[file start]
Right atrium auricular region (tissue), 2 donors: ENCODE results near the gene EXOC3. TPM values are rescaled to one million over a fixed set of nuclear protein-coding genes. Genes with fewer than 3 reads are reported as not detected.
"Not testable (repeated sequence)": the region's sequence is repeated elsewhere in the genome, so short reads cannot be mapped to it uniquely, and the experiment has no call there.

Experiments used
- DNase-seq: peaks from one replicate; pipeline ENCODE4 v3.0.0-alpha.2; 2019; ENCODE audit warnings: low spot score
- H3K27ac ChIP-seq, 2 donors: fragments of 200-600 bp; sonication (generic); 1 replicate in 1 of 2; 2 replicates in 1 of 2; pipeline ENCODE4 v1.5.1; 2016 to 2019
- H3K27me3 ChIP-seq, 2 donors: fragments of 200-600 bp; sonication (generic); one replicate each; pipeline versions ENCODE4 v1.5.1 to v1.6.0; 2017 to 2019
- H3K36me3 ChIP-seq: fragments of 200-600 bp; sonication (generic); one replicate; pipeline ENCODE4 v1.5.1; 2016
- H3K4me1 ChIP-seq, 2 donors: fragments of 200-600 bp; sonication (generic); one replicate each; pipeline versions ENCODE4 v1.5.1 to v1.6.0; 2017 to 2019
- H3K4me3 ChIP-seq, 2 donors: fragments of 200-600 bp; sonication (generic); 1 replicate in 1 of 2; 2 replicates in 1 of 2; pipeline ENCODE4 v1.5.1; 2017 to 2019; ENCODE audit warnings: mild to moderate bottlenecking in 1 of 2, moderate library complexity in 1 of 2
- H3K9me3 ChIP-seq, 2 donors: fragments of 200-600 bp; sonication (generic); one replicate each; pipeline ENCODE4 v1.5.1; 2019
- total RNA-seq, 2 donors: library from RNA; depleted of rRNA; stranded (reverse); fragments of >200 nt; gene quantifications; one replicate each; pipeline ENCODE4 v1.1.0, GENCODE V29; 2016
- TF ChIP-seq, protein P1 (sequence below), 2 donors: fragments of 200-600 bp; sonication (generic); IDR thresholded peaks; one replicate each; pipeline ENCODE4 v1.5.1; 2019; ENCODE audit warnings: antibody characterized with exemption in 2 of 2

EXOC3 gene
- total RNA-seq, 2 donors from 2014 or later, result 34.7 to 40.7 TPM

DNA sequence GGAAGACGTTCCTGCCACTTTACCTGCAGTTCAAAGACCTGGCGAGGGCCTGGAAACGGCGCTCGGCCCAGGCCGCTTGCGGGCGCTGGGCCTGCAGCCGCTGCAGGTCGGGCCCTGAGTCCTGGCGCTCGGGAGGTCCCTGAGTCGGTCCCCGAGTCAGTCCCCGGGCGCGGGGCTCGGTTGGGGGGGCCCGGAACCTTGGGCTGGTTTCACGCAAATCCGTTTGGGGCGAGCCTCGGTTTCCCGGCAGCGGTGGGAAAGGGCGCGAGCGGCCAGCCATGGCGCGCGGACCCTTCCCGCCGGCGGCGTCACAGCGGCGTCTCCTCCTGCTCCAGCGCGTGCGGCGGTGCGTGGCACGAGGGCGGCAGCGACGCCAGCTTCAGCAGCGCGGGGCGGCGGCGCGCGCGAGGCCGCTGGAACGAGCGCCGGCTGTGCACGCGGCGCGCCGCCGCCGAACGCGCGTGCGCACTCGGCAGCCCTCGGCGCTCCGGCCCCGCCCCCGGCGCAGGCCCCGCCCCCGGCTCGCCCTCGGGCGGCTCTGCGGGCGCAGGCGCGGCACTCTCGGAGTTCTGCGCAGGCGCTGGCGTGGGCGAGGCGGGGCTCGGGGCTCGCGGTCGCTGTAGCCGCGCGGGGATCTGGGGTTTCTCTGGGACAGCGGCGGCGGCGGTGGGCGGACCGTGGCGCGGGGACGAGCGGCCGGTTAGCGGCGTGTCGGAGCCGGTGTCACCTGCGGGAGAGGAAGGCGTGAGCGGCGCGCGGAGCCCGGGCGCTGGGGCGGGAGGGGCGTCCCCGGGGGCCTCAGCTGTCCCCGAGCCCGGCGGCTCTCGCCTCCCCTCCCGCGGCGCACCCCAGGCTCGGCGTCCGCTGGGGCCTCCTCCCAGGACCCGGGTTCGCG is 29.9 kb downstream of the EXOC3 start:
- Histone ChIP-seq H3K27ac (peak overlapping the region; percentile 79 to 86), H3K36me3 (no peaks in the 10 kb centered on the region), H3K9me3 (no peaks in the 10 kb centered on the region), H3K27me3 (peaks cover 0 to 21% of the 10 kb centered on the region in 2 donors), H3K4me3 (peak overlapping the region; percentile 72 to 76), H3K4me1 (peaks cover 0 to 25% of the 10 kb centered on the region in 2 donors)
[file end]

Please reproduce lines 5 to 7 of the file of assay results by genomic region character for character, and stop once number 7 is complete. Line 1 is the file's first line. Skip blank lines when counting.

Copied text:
- H3K27ac ChIP-seq, 2 donors: fragments of 200-600 bp; sonication (generic); 1 replicate in 1 of 2; 2 replicates in 1 of 2; pipeline ENCODE4 v1.5.1; 2016 to 2019
- H3K27me3 ChIP-seq, 2 donors: fragments of 200-600 bp; sonication (generic); one replicate each; pipeline versions ENCODE4 v1.5.1 to v1.6.0; 2017 to 2019
- H3K36me3 ChIP-seq: fragments of 200-600 bp; sonication (generic); one replicate; pipeline ENCODE4 v1.5.1; 2016